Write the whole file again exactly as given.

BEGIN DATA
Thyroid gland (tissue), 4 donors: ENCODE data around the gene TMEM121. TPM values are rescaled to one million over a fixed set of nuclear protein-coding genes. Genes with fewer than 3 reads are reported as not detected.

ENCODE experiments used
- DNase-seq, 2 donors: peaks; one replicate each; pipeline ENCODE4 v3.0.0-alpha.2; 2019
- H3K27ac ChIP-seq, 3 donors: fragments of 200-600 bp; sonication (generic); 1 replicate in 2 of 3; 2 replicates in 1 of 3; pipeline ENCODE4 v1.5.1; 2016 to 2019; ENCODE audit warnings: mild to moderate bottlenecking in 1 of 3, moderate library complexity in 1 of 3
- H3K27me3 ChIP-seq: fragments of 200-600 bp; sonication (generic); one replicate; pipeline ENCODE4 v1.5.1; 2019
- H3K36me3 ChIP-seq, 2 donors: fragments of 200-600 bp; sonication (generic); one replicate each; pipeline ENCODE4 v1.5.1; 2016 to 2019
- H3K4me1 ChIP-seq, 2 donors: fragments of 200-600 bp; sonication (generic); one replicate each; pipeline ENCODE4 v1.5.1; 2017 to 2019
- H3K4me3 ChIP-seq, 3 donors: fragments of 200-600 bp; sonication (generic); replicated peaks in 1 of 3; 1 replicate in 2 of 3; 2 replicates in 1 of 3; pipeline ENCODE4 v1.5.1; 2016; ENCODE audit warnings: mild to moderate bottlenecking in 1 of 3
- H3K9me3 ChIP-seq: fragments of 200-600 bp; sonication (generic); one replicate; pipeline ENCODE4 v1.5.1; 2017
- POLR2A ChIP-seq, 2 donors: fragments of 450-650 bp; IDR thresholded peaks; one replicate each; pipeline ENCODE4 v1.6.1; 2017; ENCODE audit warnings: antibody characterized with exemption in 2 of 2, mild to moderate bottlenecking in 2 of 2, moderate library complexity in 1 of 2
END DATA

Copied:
Thyroid gland (tissue), 4 donors: ENCODE data around the gene TMEM121. TPM values are rescaled to one million over a fixed set of nuclear protein-coding genes. Genes with fewer than 3 reads are reported as not detected.

ENCODE experiments used
- DNase-seq, 2 donors: peaks; one replicate each; pipeline ENCODE4 v3.0.0-alpha.2; 2019
- H3K27ac ChIP-seq, 3 donors: fragments of 200-600 bp; sonication (generic); 1 replicate in 2 of 3; 2 replicates in 1 of 3; pipeline ENCODE4 v1.5.1; 2016 to 2019; ENCODE audit warnings: mild to moderate bottlenecking in 1 of 3, moderate library complexity in 1 of 3
- H3K27me3 ChIP-seq: fragments of 200-600 bp; sonication (generic); one replicate; pipeline ENCODE4 v1.5.1; 2019
- H3K36me3 ChIP-seq, 2 donors: fragments of 200-600 bp; sonication (generic); one replicate each; pipeline ENCODE4 v1.5.1; 2016 to 2019
- H3K4me1 ChIP-seq, 2 donors: fragments of 200-600 bp; sonication (generic); one replicate each; pipeline ENCODE4 v1.5.1; 2017 to 2019
- H3K4me3 ChIP-seq, 3 donors: fragments of 200-600 bp; sonication (generic); replicated peaks in 1 of 3; 1 replicate in 2 of 3; 2 replicates in 1 of 3; pipeline ENCODE4 v1.5.1; 2016; ENCODE audit warnings: mild to moderate bottlenecking in 1 of 3
- H3K9me3 ChIP-seq: fragments of 200-600 bp; sonication (generic); one replicate; pipeline ENCODE4 v1.5.1; 2017
- POLR2A ChIP-seq, 2 donors: fragments of 450-650 bp; IDR thresholded peaks; one replicate each; pipeline ENCODE4 v1.6.1; 2017; ENCODE audit warnings: antibody characterized with exemption in 2 of 2, mild to moderate bottlenecking in 2 of 2, moderate library complexity in 1 of 2